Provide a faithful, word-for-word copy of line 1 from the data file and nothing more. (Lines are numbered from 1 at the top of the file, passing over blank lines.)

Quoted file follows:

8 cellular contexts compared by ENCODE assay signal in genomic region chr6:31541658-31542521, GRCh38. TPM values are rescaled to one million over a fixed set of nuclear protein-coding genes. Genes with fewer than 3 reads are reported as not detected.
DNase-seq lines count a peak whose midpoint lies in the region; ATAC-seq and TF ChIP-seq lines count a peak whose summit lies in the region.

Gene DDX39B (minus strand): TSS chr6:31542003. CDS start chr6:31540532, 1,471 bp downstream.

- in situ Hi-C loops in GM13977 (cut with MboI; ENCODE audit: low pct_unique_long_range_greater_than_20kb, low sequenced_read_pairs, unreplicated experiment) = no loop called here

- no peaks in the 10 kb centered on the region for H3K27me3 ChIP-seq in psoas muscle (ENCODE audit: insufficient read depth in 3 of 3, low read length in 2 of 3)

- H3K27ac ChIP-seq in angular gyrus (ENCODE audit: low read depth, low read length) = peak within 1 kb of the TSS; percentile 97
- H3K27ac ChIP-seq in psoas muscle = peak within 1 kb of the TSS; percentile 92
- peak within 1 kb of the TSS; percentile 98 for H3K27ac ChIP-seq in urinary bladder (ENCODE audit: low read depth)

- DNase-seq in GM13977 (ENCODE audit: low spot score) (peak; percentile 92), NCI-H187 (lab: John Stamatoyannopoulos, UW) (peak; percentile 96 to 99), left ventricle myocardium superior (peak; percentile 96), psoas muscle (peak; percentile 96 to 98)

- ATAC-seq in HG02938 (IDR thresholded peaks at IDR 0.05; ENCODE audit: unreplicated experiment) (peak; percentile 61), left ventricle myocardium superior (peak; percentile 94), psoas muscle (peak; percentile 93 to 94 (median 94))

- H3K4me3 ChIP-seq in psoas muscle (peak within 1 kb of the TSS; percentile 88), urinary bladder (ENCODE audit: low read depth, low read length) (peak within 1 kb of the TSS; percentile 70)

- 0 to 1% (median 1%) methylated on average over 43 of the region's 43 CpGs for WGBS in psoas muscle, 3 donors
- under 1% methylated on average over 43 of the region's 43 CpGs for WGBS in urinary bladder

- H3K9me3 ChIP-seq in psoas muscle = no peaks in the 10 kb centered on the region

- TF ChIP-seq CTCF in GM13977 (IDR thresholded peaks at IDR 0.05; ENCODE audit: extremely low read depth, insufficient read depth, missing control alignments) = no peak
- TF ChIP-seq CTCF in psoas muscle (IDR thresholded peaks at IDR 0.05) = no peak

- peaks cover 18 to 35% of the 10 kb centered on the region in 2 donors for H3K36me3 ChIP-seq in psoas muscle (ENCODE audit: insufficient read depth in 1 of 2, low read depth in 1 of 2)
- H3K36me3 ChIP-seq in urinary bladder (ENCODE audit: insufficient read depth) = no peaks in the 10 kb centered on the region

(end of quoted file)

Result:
8 cellular contexts compared by ENCODE assay signal in genomic region chr6:31541658-31542521, GRCh38. TPM values are rescaled to one million over a fixed set of nuclear protein-coding genes. Genes with fewer than 3 reads are reported as not detected.